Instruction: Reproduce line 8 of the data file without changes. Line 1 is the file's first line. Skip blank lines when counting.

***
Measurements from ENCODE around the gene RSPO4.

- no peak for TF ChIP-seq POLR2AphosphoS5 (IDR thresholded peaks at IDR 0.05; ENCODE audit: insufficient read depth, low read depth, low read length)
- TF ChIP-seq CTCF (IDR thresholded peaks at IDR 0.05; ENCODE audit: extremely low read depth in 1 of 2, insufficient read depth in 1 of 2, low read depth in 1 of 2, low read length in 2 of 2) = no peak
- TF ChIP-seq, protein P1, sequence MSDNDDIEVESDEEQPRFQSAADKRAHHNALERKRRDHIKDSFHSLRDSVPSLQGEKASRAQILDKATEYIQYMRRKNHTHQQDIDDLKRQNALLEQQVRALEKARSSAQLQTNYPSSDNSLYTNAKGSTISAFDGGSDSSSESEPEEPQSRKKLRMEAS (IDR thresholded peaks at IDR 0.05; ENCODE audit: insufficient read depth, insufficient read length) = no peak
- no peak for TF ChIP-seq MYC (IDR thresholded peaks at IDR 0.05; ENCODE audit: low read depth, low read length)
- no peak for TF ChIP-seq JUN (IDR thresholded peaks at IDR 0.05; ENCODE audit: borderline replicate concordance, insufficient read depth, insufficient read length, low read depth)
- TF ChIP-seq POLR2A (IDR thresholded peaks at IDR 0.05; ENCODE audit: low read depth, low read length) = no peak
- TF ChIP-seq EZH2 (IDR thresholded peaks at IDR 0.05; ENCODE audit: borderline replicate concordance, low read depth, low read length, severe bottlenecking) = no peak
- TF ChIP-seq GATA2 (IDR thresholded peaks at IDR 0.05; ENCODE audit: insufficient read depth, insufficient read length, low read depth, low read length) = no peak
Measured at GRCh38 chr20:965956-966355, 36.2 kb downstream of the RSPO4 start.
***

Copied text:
- TF ChIP-seq EZH2 (IDR thresholded peaks at IDR 0.05; ENCODE audit: borderline replicate concordance, low read depth, low read length, severe bottlenecking) = no peak